Yes, abstinence-only education doesn't work. Yes, HPV vaccines will work to save lives. Yes, the whole "complementarity" argument is nonsense. So what? Truth and facts aren't the motivating force behind these positions — ideology is. They are trying to promote a political and religious ideology, not health, science, or truth. They are trying to ensure that people live according to the way they believe their god has instructed us and they are more than willing to use the power of the state to ensure that it happens.
This is why the current politics of public health tells us so much about the current public health of American politics: it's been infected by a serious and possibly drug-resistant strain of authoritarianism. I doubt that there are many other nations on this planet where there would be a serious debate about providing HPV vaccinations, about dumping sex education tactics that have proven worthless, and about naming someone Surgeon General who treats homosexuality like a health problem that needs to be cured.
Lest anyone imagine that I'm simply castigating the Republicans, I believe that Democrats have also been infected by this authoritarian virus. Anyone who invokes their god or religious scriptures in a public policy debate isn't doing so to help inform the public, but rather to keep the public from asking questions. Whenever someone invokes gods or scriptures as a basis for public policy, they are not trying to convince through the power of reason by rather they are trying to coerce through the authority of religion — even if they don't intend to or don't realize it.
This is not a criticism of personal faith or for having personal religious reasons for supporting some public policy. If someone supports an anti-poverty or anti-abortion program because of how they read their religious scriptures, that's their business. This is, instead, a criticism of how politicians and public leaders attempt to justify how they would govern — that isn't their personal business, it's all our business because it's our community they want to govern. The coercive, authoritarian use of religion has no place in public policy, but it's become ingrained in American politics — even to the point where it threatens other nations as well.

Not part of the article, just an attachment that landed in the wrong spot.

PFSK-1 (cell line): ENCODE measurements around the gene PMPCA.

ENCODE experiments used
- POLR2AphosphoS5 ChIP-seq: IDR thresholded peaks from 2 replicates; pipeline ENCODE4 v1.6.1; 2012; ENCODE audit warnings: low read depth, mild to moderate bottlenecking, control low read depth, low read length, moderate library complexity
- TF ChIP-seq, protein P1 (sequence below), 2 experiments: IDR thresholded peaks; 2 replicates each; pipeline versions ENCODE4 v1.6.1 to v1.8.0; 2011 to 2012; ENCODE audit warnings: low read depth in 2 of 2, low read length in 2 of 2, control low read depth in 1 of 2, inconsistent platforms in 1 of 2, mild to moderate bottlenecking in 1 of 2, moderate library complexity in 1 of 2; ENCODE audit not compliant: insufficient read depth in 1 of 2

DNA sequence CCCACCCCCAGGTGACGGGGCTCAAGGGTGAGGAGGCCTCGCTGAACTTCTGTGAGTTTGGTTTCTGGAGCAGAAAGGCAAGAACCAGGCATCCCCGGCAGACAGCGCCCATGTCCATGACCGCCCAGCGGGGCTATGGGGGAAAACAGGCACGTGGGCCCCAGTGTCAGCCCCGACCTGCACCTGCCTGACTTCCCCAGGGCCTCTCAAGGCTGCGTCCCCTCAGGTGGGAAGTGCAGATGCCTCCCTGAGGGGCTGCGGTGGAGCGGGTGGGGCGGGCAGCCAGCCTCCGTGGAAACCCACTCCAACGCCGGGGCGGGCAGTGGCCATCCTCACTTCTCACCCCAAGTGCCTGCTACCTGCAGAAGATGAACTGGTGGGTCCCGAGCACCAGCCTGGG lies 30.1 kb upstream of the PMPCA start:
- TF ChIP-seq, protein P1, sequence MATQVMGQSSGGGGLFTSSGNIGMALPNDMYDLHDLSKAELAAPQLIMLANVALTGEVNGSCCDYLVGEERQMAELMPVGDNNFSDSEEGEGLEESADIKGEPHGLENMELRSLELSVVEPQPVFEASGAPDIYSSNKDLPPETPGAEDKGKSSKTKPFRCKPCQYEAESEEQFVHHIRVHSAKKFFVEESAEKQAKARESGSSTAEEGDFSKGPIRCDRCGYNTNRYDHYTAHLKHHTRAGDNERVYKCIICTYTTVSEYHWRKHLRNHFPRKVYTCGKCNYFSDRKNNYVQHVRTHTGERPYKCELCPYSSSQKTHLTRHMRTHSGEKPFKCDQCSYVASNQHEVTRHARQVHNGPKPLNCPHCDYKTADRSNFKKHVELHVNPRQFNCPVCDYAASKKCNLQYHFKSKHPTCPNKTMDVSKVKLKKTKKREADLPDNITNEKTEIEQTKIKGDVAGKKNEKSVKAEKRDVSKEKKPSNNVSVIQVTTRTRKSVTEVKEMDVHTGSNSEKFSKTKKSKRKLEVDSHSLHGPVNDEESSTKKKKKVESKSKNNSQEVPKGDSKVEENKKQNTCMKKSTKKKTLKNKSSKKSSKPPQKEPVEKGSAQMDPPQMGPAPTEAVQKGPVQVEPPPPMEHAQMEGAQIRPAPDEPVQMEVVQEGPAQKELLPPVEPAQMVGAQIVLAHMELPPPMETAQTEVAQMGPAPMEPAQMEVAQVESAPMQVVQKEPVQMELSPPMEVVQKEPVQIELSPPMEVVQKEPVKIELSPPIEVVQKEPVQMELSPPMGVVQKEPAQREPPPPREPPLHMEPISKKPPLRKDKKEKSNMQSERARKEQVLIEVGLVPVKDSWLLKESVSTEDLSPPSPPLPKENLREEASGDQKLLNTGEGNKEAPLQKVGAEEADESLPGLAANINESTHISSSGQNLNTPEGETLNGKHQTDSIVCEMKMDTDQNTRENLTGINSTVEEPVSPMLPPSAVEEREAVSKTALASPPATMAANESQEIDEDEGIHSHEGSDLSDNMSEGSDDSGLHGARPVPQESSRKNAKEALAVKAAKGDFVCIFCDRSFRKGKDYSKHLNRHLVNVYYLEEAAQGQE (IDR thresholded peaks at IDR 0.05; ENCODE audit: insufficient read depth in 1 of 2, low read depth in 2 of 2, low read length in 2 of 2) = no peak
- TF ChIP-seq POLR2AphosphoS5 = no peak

It might be nice to imagine imposing a quarantine on America to prevent the infection from spreading, but so many other nations are infected with their own strains already. The public health of politics in some nations appears to be pretty good and shows no signs of degenerating towards religious authoritarianism, but will that be enough to provide any resistance to the rest of the planet? Alternatively, there are times when it actually pays to get very sick in order to produce sufficient natural resistance — at least for a time. Although it may initially sound counterintuitive, perhaps making religion even more of a public, political issue will create resistance to the intrusion of religion into public policy debates.
The above poster was originally a World War II recruitment poster for the submarine service. The submarine service. You know what submarines are filled with, right? I didn't touch his eyes, his hands, or take off his shirt — that's all in the original. Every time I look at his, I get the song "In the Navy" running through my head.